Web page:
×

This is where you should stash your cash right now

No, not under your floorboards

In today's uncertain interest rate environment, it is hard to know where to put your money.

On one hand, you need liquidity: Experts say you need enough to cover several months' expenses, in case of an emergency or job loss. On the other hand, you don't want all your cash sitting in a low-yielding checking or savings account, earning little if any interest and getting eaten up by fees.

Unfortunately, competition between big brick-and-mortar banks won't help you much these days, said Alex Matjanec, co-founder of bank comparison site MyBankTracker.

"Many banks already have the maximum deposits they want to carry," he said. "They recognize they don't necessarily have to offer the best rates."

But luckily there are still options for people looking to get a little more bang for their buck, particularly for those willing to try small or online-only banks, as well as credit unions. Here are three types of cash you might be sitting on — and some smart places to put it.

Day-to-day expenses

If you are losing money on your checking account, you can do better.

That might seem challenging, since many come with minimums and fees that deplete your balance each month. But finding a bank that skips maintenance fees and reimburses out-of-network ATM charges can save you big, said Matjanec.

"Most consumers don't have enough cash that 1 percent interest will let them make money on their money," he said. "Yet something like ATM fees can make a difference of hundreds of dollars a year."

The account you use regularly shouldn't be costing you: Consider switching to an FDIC-insured online bank like Aspiration, which reimburses all third-party ATM fees and earns 1 percent interest on balances above $2,500.

Your emergency fund

Depending on your current income and obligations, you might need to keep on hand anywhere from three months' to two years' worth of expenses.

"You always have to have a baseline of what you need to survive," said Matjanec. "For a lot of people, it's enough to have $3,000 in checking and another $7,000 in savings, and then you are safe to lock away anything above that to earn more."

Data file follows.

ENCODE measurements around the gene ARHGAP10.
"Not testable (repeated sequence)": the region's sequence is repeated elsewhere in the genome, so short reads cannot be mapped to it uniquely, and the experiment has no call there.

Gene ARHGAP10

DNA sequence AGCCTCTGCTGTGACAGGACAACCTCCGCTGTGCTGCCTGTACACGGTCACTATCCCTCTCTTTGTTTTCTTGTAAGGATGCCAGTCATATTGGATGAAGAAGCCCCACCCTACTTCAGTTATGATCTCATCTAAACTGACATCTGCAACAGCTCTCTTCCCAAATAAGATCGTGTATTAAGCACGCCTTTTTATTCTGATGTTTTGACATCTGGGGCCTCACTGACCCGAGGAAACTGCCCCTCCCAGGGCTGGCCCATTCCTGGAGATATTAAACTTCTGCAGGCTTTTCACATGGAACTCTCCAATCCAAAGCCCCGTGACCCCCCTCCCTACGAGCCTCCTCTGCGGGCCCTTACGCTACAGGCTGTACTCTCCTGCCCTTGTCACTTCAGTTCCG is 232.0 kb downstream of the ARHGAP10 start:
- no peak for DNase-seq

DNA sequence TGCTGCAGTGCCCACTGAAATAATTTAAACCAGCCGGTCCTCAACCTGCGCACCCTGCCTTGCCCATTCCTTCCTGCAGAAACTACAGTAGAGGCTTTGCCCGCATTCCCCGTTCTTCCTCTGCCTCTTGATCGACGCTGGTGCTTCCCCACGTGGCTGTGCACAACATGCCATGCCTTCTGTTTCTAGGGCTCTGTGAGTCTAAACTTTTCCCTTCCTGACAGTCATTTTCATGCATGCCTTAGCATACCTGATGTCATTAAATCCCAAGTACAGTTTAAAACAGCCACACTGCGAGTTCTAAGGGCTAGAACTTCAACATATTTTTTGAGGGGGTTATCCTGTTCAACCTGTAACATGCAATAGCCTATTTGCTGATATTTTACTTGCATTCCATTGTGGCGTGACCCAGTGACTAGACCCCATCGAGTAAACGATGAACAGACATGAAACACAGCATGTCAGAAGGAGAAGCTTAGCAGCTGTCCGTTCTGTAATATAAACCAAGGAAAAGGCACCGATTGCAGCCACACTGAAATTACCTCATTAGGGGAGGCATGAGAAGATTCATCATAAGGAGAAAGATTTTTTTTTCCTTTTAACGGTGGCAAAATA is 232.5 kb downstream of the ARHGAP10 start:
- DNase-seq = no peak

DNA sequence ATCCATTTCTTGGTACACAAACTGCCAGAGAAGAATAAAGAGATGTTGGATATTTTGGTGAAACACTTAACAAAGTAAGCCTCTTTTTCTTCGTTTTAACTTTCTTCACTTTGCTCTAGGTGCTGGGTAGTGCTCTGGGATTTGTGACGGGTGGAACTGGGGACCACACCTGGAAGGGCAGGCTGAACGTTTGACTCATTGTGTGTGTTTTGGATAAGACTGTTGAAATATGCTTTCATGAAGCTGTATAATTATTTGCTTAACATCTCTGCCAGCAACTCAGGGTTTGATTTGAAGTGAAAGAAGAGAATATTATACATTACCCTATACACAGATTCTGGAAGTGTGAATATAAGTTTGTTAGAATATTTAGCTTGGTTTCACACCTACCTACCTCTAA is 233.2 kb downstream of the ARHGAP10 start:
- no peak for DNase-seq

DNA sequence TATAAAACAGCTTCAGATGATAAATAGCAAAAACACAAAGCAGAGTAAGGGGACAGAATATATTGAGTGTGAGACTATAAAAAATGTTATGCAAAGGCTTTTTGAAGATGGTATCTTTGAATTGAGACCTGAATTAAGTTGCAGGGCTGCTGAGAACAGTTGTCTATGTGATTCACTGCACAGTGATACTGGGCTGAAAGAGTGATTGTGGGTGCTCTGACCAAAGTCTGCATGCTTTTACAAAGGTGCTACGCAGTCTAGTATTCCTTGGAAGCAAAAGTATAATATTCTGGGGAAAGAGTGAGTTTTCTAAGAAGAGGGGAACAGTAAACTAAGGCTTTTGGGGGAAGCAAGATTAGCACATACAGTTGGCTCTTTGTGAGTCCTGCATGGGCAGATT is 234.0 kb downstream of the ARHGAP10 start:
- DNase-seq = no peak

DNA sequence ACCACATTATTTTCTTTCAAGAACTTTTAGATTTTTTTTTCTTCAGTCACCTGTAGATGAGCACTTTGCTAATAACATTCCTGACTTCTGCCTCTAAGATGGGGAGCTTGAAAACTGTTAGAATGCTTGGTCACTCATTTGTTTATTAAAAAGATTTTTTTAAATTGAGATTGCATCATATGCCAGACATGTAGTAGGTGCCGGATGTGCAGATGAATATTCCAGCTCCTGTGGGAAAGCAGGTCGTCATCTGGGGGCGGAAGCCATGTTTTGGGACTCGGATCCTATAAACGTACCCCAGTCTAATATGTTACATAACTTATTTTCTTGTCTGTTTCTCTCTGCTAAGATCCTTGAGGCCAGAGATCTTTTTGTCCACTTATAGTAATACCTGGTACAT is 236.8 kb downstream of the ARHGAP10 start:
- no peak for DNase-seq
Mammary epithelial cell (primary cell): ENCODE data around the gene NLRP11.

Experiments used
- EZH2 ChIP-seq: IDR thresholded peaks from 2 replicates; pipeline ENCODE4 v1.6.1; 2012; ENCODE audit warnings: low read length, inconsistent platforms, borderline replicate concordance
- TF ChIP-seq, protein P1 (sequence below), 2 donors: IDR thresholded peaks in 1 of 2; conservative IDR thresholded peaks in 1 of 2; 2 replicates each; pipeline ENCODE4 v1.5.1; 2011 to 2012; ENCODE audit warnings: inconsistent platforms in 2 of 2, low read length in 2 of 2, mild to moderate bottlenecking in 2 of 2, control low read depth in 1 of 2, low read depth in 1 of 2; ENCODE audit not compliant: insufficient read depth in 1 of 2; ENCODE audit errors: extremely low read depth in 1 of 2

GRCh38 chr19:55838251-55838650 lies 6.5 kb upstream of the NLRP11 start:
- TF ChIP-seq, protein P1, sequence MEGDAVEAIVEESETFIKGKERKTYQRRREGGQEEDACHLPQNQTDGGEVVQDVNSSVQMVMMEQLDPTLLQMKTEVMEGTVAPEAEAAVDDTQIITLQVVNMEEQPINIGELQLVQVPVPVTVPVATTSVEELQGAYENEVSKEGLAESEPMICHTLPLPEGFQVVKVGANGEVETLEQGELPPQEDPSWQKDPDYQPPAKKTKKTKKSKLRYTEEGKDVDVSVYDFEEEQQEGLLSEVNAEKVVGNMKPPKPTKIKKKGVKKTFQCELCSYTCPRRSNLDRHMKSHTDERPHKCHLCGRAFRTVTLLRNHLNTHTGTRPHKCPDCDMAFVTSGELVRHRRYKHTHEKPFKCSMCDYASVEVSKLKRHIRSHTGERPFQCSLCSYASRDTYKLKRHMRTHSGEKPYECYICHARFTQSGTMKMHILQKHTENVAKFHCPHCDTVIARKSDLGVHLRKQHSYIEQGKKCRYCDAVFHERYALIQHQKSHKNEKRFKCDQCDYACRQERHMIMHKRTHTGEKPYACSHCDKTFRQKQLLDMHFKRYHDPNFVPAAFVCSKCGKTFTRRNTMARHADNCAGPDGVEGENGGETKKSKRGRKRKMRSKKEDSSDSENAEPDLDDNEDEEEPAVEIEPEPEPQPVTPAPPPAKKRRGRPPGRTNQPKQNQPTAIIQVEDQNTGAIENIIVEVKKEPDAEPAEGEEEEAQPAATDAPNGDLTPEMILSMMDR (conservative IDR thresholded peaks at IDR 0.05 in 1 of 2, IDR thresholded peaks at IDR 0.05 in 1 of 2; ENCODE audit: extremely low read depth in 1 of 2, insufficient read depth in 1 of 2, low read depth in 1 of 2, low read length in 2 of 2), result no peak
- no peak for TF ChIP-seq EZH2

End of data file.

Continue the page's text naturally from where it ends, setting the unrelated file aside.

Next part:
Of course, for families or anyone with mortgages, rent, car insurance and other costs, the right savings number might be double that or more, said Matjanec. To figure out what you need, add up your monthly costs and round up by about 20 percent for missed expectations, he said.

Then shop around. High-yielding savings accounts earn nearly as much as CDs today, but also allow for up to six transactions per month, making them perfect for break-glass-only-in-case-of-emergency type scenarios.

Short-term savings goals

For cash you won't need for a year or two, you might be willing to trade some liquidity for a higher interest rate — say, with a certificate of deposit or CD account that guarantees a certain APY if you don't withdraw for a set period of time. (If you take out the money early, you get hit with a penalty.)

But these accounts come with a danger: If the Federal Reserve hikes interest rates, you might kick yourself later for locking up your cash at today's ultra-low yields.

Unfortunately, one category of accounts designed to provide flexibility in case of rising interest rates — so-called "rising rate CDs" — are looking less generous than traditional accounts, according to a recent analysis by Bankrate.com. Bump-up CDs, for instance, give you a chance to switch to a higher rate partway through the account's term, but offer lower yields than traditional CDs upfront.

"What you're trading away at the front end is far too much," said Greg McBride, chief financial analyst at Bankrate.com. "Rates are not rising fast enough soon enough for you to be able to capitalize on higher rates before the CD matures."

For example, McBride said, a one-year CD that offers 0.95 percent interest would have to see its rates rise to about 1.71 percent within the first six months of the term to ultimately beat a traditional one year CD paying 1.33 percent.

If those interest rates all sound better than what you're currently earning, again, do your homework. There are at least a dozen one-year CDs that pay more than 1.2 percent interest.

Plus, longer-term bump-up CDs may still have an edge, McBride said. A five-year account with America First FCU, for example guarantees at least 2.3 percent interest, with one chance to bump your rate.